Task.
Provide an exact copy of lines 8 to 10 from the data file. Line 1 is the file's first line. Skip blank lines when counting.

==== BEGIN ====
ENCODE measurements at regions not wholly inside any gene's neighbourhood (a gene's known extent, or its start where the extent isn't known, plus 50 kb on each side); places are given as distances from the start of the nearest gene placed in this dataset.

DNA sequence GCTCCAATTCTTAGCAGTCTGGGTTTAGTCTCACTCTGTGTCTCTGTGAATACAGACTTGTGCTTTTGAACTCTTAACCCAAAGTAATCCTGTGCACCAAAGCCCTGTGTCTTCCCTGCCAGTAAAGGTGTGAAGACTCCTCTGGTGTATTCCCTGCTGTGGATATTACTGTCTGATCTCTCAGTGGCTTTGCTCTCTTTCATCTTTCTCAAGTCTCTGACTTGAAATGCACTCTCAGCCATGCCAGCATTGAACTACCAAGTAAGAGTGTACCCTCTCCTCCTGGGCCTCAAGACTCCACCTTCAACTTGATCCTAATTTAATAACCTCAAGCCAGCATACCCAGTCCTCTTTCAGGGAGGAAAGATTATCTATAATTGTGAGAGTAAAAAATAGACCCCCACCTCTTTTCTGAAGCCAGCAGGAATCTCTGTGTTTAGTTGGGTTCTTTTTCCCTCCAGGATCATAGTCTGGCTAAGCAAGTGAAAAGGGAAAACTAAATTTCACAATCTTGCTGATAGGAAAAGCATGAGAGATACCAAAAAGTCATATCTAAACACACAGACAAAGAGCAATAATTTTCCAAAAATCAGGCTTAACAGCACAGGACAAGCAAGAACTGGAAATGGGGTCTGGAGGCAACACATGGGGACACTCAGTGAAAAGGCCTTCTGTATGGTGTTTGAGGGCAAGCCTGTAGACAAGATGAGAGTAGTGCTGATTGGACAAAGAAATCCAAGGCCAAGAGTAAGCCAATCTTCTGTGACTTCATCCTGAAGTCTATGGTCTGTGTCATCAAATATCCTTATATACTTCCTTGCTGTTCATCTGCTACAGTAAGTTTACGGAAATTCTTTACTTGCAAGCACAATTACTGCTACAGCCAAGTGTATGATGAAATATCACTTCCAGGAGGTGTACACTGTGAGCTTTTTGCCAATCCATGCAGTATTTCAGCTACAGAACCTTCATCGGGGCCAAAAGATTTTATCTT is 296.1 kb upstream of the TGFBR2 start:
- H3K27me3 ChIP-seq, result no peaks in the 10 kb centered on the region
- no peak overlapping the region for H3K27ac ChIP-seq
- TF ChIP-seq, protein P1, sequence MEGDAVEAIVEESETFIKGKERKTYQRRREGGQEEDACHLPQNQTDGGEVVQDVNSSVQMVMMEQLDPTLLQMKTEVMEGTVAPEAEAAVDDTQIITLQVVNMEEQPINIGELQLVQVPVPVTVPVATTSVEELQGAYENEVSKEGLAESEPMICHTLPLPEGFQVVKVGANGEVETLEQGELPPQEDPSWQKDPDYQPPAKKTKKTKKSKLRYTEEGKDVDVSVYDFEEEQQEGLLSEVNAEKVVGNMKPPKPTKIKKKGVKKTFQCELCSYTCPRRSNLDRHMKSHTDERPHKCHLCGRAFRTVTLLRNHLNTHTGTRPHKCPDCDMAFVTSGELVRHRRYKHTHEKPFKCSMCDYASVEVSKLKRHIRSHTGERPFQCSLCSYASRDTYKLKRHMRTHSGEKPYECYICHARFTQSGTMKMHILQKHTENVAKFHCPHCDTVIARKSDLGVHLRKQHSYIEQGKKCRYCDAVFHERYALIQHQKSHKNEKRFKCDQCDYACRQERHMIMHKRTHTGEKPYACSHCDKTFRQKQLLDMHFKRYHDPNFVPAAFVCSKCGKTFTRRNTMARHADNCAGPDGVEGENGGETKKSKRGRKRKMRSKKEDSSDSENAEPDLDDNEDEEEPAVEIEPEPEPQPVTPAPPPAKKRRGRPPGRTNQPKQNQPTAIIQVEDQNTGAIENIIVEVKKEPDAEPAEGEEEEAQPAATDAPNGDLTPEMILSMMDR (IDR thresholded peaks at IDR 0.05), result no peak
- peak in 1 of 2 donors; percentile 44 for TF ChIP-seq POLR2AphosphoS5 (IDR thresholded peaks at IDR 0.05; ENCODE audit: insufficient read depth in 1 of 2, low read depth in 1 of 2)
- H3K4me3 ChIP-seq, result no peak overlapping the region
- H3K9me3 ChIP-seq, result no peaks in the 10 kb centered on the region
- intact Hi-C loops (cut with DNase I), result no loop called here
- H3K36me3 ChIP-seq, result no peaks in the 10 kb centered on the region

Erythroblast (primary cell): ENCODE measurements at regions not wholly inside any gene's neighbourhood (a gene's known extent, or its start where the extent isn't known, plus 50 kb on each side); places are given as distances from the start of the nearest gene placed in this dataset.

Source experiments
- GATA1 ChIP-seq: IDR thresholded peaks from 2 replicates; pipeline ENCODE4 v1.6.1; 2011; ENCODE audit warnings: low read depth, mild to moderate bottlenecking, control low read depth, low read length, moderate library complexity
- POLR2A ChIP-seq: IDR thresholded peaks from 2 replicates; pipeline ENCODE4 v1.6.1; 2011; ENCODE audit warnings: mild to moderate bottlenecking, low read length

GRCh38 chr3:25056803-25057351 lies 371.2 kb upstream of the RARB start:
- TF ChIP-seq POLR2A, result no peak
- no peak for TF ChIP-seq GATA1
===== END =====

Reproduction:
- H3K9me3 ChIP-seq, result no peaks in the 10 kb centered on the region
- intact Hi-C loops (cut with DNase I), result no loop called here
- H3K36me3 ChIP-seq, result no peaks in the 10 kb centered on the region